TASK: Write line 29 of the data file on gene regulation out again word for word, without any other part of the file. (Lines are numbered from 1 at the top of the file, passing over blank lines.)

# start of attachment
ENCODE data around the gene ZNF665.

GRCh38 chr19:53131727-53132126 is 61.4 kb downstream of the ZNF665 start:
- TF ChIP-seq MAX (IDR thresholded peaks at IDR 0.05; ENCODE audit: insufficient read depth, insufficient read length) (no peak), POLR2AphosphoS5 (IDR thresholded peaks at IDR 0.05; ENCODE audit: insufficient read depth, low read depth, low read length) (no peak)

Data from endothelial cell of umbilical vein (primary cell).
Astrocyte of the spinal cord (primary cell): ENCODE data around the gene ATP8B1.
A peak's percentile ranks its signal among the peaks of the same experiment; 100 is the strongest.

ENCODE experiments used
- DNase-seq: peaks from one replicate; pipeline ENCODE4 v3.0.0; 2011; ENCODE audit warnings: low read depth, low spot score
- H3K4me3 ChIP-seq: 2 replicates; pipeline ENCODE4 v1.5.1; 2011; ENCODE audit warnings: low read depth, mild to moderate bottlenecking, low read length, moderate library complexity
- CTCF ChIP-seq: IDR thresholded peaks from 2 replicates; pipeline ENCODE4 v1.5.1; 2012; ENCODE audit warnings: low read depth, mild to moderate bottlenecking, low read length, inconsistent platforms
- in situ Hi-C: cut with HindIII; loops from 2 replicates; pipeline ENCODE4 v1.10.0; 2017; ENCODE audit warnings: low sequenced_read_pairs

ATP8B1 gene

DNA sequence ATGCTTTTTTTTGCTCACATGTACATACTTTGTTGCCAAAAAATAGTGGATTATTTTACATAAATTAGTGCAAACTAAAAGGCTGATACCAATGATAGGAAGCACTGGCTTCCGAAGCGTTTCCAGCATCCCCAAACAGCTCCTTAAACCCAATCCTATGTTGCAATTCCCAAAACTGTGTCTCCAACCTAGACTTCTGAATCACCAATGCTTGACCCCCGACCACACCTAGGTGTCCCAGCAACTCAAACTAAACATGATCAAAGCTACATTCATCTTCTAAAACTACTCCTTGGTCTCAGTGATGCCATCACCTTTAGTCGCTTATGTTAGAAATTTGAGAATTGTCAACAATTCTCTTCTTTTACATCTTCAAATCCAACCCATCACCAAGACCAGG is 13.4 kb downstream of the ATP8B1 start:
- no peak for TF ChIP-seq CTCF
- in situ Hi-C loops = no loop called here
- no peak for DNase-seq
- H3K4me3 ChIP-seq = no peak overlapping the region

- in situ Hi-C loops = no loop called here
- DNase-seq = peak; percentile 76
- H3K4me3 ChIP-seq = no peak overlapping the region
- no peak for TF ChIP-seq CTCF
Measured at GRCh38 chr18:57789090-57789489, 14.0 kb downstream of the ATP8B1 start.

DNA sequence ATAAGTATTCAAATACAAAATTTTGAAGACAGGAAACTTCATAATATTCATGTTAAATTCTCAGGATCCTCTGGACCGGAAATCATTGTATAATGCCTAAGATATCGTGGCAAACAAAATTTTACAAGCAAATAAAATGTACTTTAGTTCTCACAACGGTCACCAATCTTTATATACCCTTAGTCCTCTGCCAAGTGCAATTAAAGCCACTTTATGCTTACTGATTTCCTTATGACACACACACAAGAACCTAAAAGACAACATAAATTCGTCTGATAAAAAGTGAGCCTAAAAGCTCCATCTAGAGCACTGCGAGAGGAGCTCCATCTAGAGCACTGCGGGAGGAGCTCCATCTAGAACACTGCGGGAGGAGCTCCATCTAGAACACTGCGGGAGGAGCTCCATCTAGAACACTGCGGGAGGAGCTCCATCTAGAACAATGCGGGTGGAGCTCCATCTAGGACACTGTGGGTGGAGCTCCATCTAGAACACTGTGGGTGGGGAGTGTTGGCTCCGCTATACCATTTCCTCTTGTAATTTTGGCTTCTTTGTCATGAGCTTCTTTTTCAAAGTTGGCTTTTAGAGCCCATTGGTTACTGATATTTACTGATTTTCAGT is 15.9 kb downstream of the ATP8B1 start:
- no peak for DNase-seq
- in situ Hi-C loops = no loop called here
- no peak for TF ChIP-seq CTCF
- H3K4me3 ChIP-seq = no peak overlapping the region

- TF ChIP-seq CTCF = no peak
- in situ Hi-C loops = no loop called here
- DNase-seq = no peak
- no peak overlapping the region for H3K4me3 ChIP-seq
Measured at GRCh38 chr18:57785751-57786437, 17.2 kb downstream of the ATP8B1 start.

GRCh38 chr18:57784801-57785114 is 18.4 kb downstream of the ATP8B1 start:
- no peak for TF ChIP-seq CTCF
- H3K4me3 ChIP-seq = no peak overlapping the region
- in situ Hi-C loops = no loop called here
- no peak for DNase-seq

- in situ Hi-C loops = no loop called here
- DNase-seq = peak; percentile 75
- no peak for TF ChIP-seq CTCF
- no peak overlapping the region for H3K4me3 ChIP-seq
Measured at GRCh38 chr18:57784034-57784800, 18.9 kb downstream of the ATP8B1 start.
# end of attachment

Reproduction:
- in situ Hi-C loops = no loop called here